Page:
In the wake of Billy Canary’s abrupt exit as president and CEO of the Business Council of Alabama, it is clear that the business community will chart its path forward by making significant changes.
For starters, many of Alabama’s largest employers are no longer members of BCA. Several factors will contribute to whether those large employers reconsider their memberships, and those factors involve revising the organization’s policies and approach to advocacy.
The existing membership of BCA has a difficult task ahead of them if they want to restore the group to its former strength. That type of restoration will be impossible without the participation of the state’s largest employers. Concessions will have to be made so that these companies feel comfortable that their ability to participate in the group more accurately reflects their contributions. That’s only fair.
At the same time, a strong group must also carry the interests of a broad spectrum of industries. Small businesses, manufacturing and professional services – just to name a few – will all need representation within the organization.
BCA decision-makers will have to strike a delicate balance in implementing these changes. But that’s not the only place where change will matter.
Choosing the correct person to lead the group is equally important.
The new leader will have to be someone who can unify the business community through their experience and leadership style. The BCA needs to sharpen its approach to governmental affairs, refocus their policy goals and retool its political operation. All of this will require a lot of adjustments before the legislature convenes in March 2019.
So, who might that person be?
Yellowhammer News has picked up on several names being talked about to potentially fill that role.
Jo Bonner – The former congressman from Mobile has spent a career building relationships with many of the key stakeholders in the business community. Bonner currently serves in a governmental affairs and economic development role for the University of Alabama. He has a long-standing friendship with Governor Ivey and relationships with business leaders across the state. Bonner is known for his statesman-like approach to politics.
Young Boozer – Should the BCA’s leadership prioritize business experience in the selection process, then Boozer would likely become a top candidate. Boozer has decades of experience in banking and finance with some of the country’s largest institutions. He entered politics in 2010 and has since served two terms as State Treasurer.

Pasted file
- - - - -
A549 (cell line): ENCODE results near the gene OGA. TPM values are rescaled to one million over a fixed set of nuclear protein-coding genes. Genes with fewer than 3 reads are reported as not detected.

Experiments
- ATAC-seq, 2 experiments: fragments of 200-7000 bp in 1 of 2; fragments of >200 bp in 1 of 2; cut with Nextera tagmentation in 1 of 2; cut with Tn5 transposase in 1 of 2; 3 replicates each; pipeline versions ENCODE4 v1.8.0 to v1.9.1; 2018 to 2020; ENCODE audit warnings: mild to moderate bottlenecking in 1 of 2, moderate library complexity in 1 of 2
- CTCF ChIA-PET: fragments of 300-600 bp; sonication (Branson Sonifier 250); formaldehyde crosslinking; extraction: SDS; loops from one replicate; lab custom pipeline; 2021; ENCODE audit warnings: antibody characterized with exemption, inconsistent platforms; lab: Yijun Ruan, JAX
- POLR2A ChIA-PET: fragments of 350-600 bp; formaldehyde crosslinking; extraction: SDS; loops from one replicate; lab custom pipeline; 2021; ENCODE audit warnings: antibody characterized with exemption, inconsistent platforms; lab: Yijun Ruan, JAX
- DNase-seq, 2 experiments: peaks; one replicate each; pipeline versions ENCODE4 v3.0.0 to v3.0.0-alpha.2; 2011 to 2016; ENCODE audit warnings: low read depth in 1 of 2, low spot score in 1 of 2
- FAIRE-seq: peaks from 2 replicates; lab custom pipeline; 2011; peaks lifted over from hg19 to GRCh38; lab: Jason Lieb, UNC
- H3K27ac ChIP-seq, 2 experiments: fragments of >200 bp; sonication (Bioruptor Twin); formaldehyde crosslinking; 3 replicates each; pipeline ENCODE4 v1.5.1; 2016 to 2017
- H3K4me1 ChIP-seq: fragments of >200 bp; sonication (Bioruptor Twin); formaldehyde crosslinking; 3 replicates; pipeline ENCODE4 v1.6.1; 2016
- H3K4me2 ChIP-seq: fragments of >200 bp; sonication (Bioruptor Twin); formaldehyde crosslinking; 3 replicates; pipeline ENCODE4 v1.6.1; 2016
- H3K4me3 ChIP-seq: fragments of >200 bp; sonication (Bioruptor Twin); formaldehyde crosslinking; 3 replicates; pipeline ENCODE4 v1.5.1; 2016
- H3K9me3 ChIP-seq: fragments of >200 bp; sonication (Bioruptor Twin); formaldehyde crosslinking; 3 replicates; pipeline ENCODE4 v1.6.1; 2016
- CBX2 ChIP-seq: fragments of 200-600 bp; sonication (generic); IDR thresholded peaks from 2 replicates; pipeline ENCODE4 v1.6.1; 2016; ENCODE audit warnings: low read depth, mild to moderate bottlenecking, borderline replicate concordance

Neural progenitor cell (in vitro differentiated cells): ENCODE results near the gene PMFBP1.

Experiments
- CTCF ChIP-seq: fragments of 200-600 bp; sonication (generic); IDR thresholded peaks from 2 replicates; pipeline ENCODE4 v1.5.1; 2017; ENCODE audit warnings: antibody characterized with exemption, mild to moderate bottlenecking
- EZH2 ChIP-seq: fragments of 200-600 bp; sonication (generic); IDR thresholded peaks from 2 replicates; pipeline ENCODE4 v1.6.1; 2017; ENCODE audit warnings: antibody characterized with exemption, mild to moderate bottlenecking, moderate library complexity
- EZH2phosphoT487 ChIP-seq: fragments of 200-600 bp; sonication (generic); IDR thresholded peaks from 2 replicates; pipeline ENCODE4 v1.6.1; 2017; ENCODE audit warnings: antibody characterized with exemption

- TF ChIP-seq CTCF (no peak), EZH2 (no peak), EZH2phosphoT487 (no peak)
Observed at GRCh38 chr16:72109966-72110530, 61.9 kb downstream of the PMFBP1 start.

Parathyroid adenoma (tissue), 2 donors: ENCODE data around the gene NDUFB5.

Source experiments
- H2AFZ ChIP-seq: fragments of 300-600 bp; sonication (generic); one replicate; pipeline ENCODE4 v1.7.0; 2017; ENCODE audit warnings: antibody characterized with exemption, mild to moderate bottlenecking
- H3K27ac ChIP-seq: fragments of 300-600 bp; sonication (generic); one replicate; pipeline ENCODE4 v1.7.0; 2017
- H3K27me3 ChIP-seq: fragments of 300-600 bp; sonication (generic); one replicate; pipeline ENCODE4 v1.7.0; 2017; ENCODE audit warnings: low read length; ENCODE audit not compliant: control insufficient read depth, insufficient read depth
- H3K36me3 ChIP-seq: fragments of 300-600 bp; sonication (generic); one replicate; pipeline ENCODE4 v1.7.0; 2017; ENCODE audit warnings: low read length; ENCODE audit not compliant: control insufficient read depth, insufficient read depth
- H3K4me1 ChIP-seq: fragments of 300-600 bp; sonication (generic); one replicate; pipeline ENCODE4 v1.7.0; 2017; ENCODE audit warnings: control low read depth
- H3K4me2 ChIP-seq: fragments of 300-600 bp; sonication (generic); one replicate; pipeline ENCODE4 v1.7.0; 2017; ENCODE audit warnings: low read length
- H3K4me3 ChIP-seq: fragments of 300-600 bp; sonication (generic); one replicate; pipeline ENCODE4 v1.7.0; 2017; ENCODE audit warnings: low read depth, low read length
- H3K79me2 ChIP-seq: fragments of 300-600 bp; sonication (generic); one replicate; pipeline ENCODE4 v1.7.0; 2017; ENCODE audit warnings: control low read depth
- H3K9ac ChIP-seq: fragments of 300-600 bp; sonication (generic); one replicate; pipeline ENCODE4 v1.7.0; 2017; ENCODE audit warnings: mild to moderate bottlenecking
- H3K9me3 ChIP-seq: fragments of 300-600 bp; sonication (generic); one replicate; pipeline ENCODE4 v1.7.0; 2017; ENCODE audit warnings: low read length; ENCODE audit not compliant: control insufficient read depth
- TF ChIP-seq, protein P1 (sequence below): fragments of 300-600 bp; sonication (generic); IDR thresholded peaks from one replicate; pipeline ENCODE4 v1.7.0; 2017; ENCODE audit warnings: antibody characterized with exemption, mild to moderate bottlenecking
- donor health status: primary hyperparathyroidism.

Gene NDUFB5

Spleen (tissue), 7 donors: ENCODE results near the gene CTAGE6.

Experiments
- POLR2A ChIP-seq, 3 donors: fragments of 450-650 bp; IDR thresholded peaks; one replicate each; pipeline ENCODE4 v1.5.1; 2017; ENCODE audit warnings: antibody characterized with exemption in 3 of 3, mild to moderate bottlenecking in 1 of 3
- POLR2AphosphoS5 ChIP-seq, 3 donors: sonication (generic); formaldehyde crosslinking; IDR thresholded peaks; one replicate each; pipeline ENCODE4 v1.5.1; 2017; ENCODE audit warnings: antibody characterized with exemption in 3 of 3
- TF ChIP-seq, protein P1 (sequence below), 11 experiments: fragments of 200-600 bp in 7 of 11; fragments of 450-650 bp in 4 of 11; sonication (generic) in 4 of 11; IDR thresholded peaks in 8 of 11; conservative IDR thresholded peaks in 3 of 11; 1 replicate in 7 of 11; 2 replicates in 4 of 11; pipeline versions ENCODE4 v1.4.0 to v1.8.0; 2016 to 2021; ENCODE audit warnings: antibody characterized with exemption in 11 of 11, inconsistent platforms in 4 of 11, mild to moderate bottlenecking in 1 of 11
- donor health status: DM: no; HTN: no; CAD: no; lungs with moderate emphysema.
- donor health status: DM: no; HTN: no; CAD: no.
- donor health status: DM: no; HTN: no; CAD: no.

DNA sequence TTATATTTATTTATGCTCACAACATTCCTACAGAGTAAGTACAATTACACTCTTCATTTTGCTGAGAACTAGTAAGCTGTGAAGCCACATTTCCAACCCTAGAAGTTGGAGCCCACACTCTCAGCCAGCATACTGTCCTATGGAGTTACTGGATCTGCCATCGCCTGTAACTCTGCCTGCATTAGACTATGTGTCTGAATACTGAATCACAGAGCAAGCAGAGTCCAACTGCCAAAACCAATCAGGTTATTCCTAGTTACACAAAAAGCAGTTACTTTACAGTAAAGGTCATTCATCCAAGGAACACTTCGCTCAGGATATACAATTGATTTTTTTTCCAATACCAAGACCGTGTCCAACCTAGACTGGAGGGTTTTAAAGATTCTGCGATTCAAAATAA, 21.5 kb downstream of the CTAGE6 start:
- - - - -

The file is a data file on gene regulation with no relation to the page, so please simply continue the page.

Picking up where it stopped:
Philip Bryan – Bryan has enjoyed a meteoric rise in Alabama politics. Having started in political communications only a decade ago, and now running Senate Pro Tem Del Marsh’s legislative operation, Bryan has reached a point of permanent occupancy on any list of Alabama’s most powerful and influential people. Few people in politics share Bryan’s smarts and knowledge, and even fewer people have as much influence on the policy-making process. Bryan’s energy and ambition would be welcome additions to the position.
Allison Hosp – Currently serving as the Vice President of the Alabama Retail Association, Hosp has a strong track record of success working on the issues most important to Alabama’s business community. When BCA refocuses its policy goals, Hosp is someone who has the experience necessary to carry out an effective plan of advocacy. From fighting tax hikes to tort reform, she has proven she can be an effective advocate for the business community.
State Representative Bill Poole – No one knows if the Tuscaloosa lawyer would actually have an interest in giving up his powerful House Ways and Means Education chairmanship to take over at BCA. Nevertheless, Poole’s name has been bantered about heavily. Poole is that rare combination of policy wonk and political operator. He has a reputation as a straight-shooter who also navigates the treacherous waters of the statehouse with ease. Regardless of whether he lands at BCA, Poole will be a player in Alabama politics for many years.
Toby Roth – Roth is a trusted figure in Montgomery circles, and someone who transcends several cycles of political power. He began working on behalf of the business community in the 1990s during the appellate court and tort reform battles. Then Roth served as Chief of Staff during Bob Riley’s first term as governor. He has years of business advocacy on his resume, as well as the even temperament some may want in the next leader at BCA.
These moves and others will go a long way in determining whether the BCA, once again, becomes a viable entity in Alabama politics.
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